Never doubt the life-changing powers of a gifted science teacher. Sometimes she can even transform the thinking of a jaded eighth-grader. Aaron Grisez ’19 was that disaffected middle-schooler. He thought Ms. Herrington’s bubble station and her other immersive science experiences were super cheesy – until her enthusiasm and expertise won him over.
“I had so much fun in her class, and that stuck with me,” Grisez recalls. “I wanted to get back to that. Undoubtedly that was the start of my unending interest in science.”
Now that transformative power is in Grisez’s hands. As an undergraduate at Chapman University, he is engineering a mobile app that marries his two academic passions – music composition and quantum physics – to make learning less intimidating and more fun. The next step in his project is entrepreneurial: pitching his app, called Qhord, to investors and then sending it out into the marketplace.
The project started in fall 2016, springing from conversations Grisez had with his Chapman physics advisor, Justin Dressel, Ph.D.
“We talked several times about how quantum mechanics seems to be this esoteric thing – maybe even mystical, in some weird way,” Dressel says. “And yet with the rise of quantum computing, there’s a growing demand in the workforce for people who understand it at least at a fundamental level.”
Over time, ideas proposed by Grisez and explored on a whiteboard morphed into a mobile app that features an instrument for composing music – sort of a piano built on quantum concepts. The language of music comes naturally to Grisez, who started playing the piano at age 5 and whose brother now performs with the New World Symphony in Miami. Grisez saw parallels in the vocabularies of music and quantum physics.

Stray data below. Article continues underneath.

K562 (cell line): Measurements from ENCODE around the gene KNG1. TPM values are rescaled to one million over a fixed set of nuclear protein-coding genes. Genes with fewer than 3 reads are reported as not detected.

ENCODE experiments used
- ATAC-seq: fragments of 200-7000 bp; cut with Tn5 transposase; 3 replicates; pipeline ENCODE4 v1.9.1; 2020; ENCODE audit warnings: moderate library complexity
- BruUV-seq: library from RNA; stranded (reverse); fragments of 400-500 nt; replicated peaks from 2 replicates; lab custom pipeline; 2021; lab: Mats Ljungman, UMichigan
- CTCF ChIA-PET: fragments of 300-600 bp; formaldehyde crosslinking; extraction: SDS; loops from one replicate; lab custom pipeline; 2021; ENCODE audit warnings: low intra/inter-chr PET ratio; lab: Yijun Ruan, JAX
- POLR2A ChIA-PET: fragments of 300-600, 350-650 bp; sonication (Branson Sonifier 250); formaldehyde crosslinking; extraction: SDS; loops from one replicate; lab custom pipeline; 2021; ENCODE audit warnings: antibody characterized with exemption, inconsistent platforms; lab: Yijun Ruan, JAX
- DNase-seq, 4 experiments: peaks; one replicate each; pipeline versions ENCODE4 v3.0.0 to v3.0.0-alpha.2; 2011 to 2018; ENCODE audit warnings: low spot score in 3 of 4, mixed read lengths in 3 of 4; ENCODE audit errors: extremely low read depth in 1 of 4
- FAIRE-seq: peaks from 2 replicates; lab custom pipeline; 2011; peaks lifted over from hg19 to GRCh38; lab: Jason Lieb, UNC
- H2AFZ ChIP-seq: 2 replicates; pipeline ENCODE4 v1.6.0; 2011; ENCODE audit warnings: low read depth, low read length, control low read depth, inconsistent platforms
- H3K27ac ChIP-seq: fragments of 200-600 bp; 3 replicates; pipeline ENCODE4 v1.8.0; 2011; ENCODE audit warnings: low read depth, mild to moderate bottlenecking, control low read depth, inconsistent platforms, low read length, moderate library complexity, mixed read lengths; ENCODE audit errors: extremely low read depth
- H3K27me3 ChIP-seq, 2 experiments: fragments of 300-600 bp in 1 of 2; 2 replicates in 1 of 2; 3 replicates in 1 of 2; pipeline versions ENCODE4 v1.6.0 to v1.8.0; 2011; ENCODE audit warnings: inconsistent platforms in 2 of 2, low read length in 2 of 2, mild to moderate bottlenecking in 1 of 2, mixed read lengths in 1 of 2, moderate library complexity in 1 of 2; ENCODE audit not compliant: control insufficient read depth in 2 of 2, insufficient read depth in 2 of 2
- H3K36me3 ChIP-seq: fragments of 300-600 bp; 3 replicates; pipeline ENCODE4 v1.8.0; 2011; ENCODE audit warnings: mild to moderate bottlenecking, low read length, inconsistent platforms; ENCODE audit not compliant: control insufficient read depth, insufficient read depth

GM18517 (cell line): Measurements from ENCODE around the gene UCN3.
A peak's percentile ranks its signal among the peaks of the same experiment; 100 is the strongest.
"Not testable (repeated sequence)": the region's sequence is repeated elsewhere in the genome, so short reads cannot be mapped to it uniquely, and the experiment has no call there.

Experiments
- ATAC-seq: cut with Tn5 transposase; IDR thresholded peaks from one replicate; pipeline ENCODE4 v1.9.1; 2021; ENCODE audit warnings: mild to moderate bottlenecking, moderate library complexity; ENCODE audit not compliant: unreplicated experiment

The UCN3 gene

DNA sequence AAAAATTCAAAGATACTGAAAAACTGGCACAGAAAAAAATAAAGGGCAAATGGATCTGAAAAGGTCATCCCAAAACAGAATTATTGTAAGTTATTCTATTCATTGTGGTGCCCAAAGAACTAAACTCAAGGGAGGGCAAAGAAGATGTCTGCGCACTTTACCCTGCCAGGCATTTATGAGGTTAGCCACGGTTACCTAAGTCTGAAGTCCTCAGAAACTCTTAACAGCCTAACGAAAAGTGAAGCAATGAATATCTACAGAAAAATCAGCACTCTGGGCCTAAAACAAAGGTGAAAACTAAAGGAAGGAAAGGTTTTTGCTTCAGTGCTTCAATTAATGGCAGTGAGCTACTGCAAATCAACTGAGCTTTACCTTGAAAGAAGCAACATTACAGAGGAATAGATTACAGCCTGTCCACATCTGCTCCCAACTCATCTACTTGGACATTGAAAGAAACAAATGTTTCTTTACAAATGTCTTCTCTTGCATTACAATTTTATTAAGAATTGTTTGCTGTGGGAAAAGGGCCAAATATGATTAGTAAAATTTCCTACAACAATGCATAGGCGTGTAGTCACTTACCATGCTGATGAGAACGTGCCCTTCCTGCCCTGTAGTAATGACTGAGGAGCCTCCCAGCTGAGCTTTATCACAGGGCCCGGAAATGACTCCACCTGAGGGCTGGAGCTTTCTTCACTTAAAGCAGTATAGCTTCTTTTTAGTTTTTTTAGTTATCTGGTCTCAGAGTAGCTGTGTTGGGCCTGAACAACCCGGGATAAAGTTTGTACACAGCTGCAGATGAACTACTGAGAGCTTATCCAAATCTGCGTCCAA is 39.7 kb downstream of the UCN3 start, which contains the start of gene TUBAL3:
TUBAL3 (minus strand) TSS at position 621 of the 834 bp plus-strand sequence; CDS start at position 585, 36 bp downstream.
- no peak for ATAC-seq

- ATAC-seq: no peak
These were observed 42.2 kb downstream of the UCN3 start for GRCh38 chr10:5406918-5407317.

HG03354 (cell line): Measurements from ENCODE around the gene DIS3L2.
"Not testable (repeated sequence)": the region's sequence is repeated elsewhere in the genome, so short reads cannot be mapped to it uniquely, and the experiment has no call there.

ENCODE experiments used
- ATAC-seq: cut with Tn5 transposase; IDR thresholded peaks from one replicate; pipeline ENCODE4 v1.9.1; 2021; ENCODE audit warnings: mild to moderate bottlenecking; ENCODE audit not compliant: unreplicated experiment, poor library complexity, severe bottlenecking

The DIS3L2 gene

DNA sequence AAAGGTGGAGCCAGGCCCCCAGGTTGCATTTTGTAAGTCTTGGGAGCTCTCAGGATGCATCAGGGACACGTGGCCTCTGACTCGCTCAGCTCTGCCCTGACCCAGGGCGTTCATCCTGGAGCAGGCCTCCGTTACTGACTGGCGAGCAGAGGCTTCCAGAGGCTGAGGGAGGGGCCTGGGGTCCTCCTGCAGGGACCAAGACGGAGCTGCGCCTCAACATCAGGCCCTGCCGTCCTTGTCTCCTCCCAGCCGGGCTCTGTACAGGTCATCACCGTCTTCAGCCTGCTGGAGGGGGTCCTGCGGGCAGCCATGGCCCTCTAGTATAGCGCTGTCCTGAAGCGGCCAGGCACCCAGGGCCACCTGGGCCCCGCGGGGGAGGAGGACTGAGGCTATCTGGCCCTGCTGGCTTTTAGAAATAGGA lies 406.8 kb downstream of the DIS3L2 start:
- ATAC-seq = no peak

“A melody is very much like a quantum trajectory,” he says. “It can go up and down, and what happened in the past of a melody can affect what will happen next.”
With Qhord, players weave through puzzles and challenges as they explore the quantum keyboard. “As you demonstrate a mastery over concepts,” Grisez says, “you start getting a larger palette for your exploration.”
Like Grisez’s own eighth-grade science experience, an initial spark leads to a deeper dive and a growing level of understanding.
“The most exciting thing to me is that it really hits the area of most need – public outreach and understanding of concepts while still being fun,” Dressel says.
For Grisez, Qhord is providing immersive experiences that fast-track his own growth in a range of pursuits – as a music composition and physics double major, as a teacher and investigator, and as the CEO of a startup.
He and Qhord colleagues Michael Seaman ’19 and Ethan McDaniel are now refining their project through Chapman’s Launch Labs business incubator program. At the same time, Grisez has been preparing to present at the Southwest Quantum Information and Technology workshop in Santa Fe, N.M., and at the American Physical Society March meeting in Los Angeles.
“It’s rare for an undergrad to have the self-confidence to say that he wants to give a 10-minute talk at the largest conference for physicists in the world,” Dressel says. “But then Aaron’s combination of fearlessness and flexibility is unusual.”
That flexibility comes in handy when Grisez hits a hurdle, like when he was working through bugs in the Qhord interface and inadvertently destroyed his own Android phone “purely because I got the icon size wrong,” he says. It’s in such moments of problem-solving that he feels most like a working engineer.
“I consider myself an engineer of my own field,” he says. “I’m a quantum musical engineer. By that I mean that the thing I’m most passionate about – the thing I really want to get good at – is creating things that never existed before. I think that’s something I share with all engineers.”
Photo display at top/A double major in physics and music composition, Aaron Grisez ’19 (middle) founded a startup called Qhord to advance understanding of quantum mechanics.
This story appeared in the winter 2018 issue of Chapman Now.